From Melfa on the Eastern Shore, to Wise in the Appalachian Mountains, Woodbridge in urban Northern Virginia, Franklin in Tidewater and South Boston in Southside, the five winners represent some of the most resilient businesses in Virginia – those that displayed growth, a dogged entrepreneurial spirit and commitment to community in areas facing high unemployment, high poverty and low entrepreneurial activity, the contest's organizers said.
The 14 finalists were honored Wednesday night at an awards ceremony held in the Dome Room of the Rotunda and attended by state and local officials, economic development and business leaders and representatives of the Darden School of Business, home of the Tayloe Murphy Center.
"These winners represent resilience in the classic sense of the word," said Greg Fairchild, executive director of the Tayloe Murphy Center. "In the face of some daunting challenges, they have bent, but not broken, adapted and become stronger for their efforts.
"With annual double-digit growth rates in profit and employment and a clear commitment to their communities, these Main Street businesses have accomplished something that anyone interested in business would do well to learn from."
The winners were chosen from among 88 contenders. Listed alphabetically with their citations, they are:
• Chairman's Award: Blue Crab Bay Co./Bay Beyond Inc., Melfa. For a quarter-century, the Blue Crab Bay Co. has safely navigated the perils facing small businesses on the Eastern Shore. The internationally recognized specialty foods producer has come back from a fire, weathered a recession and successfully reached beyond what some might view as an isolated location to a larger market seeking their high-quality specialty foods. Their location is the source and inspiration of many of their products, including clam-juice infused Bloody Mary mix and bay-seasoned spicy snacks. In addition to the scores of jobs it has kept in the community over many years, it is a beacon for other businesses and a testament to resilience on the Eastern Shore.
• Service Sector: Highground Services Inc., Franklin. When their No. 1 customer – the largest employer in Franklin – announced it was closing its paper plant and laying off 1,100 workers in 2009, it was a dramatic blow to Highground Services. Yet the engineering and consulting firm, formed in 2006, trudged on, even hiring 24 employees who were laid off at the plant. Many of their new hires helped form relationships with new customers, and today, the company boasts multiple "anchor" clients. Along the way, the firm bolstered its ability to seek government contracts by locating in an area underutilized by businesses. The firm not only located its headquarters in the so-called HUBZone, but many of their employees live there also.
• Manufacturing/Wholesale Sector: Lindstrand USA Inc., South Boston. With the arrival of Lindstrand USA in 2004, a new high-tech industry took off in South Boston and Halifax County. As the maker of lighter-than-air cell technology, Lindstrand expanded to the area to target government contracts, including projects in aeronautics, although the technology can be used in a variety of ways, including fighting tunnel fires or using logging balloons for forestry work. The versatile product was the brainchild of Swedish-born inventor and expert hot air balloonist Per Lindstrand. Since its arrival, Lindstrand USA has faced many challenges, forcing it to diversify and navigate logistic and bureaucratic hurdles. Today it employs 31 full-time workers locally, nearly 90 percent of whom were out of work for longer than two years prior to being hired. In an area that has seen the decline of the tobacco, furniture and textiles industries, Lindstrand USA is a strong contributor to the economic base.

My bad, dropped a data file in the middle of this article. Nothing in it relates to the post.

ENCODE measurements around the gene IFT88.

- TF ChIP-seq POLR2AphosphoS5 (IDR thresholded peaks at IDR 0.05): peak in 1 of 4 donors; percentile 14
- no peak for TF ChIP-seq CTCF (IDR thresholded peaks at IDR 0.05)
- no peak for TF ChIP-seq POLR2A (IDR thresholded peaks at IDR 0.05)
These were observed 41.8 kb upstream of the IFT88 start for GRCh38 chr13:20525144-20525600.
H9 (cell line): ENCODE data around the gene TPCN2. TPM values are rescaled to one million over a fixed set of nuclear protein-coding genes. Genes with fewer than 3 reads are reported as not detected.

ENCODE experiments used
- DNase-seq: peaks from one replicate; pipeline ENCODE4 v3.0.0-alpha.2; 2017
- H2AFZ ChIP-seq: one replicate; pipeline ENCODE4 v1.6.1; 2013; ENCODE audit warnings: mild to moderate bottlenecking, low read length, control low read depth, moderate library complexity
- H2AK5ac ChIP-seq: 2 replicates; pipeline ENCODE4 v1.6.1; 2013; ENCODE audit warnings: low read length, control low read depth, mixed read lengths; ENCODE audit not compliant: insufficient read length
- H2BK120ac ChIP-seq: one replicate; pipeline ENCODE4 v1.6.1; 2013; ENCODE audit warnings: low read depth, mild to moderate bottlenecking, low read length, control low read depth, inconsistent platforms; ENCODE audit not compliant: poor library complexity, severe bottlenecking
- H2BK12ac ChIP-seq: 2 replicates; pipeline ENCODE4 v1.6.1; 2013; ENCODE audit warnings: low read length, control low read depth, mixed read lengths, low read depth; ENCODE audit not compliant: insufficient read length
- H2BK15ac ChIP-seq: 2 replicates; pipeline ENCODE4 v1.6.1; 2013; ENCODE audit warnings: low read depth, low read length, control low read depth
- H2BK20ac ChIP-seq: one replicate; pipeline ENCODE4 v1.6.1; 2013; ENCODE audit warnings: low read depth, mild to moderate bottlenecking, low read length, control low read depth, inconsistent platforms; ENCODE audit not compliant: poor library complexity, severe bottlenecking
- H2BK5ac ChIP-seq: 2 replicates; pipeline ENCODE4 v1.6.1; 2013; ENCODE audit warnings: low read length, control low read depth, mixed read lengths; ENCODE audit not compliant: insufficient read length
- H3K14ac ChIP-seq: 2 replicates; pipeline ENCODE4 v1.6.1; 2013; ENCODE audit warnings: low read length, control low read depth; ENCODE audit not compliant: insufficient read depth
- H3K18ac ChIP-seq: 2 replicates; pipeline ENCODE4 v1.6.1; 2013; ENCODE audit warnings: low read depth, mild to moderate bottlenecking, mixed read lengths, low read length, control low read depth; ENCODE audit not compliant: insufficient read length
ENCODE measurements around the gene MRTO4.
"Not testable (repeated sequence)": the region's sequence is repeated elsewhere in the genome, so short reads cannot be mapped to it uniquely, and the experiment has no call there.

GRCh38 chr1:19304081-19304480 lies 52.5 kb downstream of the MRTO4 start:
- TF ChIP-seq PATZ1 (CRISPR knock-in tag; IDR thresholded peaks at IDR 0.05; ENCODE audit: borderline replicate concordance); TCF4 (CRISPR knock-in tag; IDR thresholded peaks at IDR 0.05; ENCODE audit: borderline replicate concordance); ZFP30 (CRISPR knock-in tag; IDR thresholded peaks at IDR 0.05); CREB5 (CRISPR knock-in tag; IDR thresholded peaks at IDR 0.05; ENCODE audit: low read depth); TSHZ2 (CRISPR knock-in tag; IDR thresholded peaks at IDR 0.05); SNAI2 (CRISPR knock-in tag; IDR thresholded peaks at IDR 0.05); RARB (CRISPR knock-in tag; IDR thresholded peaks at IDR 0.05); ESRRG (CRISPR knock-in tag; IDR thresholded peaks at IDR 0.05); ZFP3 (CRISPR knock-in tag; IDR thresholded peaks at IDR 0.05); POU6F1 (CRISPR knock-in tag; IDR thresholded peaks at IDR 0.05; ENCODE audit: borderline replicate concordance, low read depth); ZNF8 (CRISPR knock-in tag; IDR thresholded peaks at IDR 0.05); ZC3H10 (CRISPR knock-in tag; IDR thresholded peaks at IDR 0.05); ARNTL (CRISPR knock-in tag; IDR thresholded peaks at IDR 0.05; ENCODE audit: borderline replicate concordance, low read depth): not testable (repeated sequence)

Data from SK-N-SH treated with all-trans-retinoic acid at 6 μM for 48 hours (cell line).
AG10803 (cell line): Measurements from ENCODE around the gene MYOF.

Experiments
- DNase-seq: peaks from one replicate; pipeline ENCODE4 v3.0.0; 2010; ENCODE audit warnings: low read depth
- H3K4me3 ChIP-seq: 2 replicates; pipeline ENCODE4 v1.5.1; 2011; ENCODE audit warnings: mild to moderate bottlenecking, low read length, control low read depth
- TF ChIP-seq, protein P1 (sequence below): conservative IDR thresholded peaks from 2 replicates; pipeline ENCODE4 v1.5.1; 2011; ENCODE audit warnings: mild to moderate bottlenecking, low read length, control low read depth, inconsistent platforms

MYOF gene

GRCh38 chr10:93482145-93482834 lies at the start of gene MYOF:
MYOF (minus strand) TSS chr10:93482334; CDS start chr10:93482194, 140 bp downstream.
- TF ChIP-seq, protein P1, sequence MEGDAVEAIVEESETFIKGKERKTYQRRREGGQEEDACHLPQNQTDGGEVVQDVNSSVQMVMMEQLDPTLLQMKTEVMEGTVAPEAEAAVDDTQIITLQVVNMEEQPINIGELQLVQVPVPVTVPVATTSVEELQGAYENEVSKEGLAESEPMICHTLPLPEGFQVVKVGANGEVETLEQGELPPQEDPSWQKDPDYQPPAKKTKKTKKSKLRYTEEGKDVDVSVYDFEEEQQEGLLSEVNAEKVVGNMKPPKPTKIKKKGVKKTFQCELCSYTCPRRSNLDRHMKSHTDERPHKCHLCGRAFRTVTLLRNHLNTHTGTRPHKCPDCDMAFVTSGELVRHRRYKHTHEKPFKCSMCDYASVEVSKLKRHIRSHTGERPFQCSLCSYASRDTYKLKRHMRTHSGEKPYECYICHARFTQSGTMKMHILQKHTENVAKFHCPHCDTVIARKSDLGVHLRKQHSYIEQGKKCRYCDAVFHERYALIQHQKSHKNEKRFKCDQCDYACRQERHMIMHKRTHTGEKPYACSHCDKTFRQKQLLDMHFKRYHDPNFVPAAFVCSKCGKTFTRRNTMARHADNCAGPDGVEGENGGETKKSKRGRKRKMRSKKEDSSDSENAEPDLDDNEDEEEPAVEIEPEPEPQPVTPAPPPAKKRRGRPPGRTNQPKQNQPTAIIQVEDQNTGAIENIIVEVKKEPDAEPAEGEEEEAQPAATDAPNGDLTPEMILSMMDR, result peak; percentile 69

• Agriculture Sector: MountainRose Vineyards Inc., Wise. MountainRose Vineyards coaxes award-winning wines from previously coal-mined soil and jobs from a rocky local economy. As owners of the only winery for miles, the Lawson family struck out in 2004 to make a great product. Along the way, they helped spawn a new industry in the heart of coal country. Using sustainable farming methods, MountainRose today grows 11 varieties of wine grapes on nearly 13 acres and produces 14 different wines. They look confidently to the future, no matter the terrain ahead.
• Retail Sector: Todos Super Market, Woodbridge. With the opening of a new 50,000-square-foot grocery store in April, Todos SuperMarket celebrates a milestone. It's only recently that business has returned to levels seen before the foreclosure crisis decimated adjacent neighborhoods. In an area marked by Latino immigration that has sparked heated debate, founder Carlos Castro has also worked to bridge cultural and community divides. During these tough times, he grew his business by improving efficiency and providing excellent customer service. Now Castro looks to the future, hoping his new anchor store at Marumsco Plaza will play a key role in the revitalization of U.S. 1 in Woodbridge.
"On behalf of the members of the panel of judges that selected the winners in this year's Tayloe Murphy Resilience Awards competition, I extend to them my congratulations and my hope that they will continue to demonstrate the resilience that won for them the year's recognition," commented W. Tayloe Murphy Jr., chairman of the judging panel.
In addition to winners in each sector category, Murphy gave Blue Crab Bay/Bay Beyond Inc. the Chairman's Award.
The winners receive more than recognition. Through media coverage, opportunities to engage key business and government leaders and free tuition for a week-long executive education course at Darden – valued at $8,000 to $12,000 – they gain visibility and resources to help their company and community continue to grow and succeed.
The Tayloe Murphy Resilience Awards were presented in part by sponsorship from Virginia Business magazine.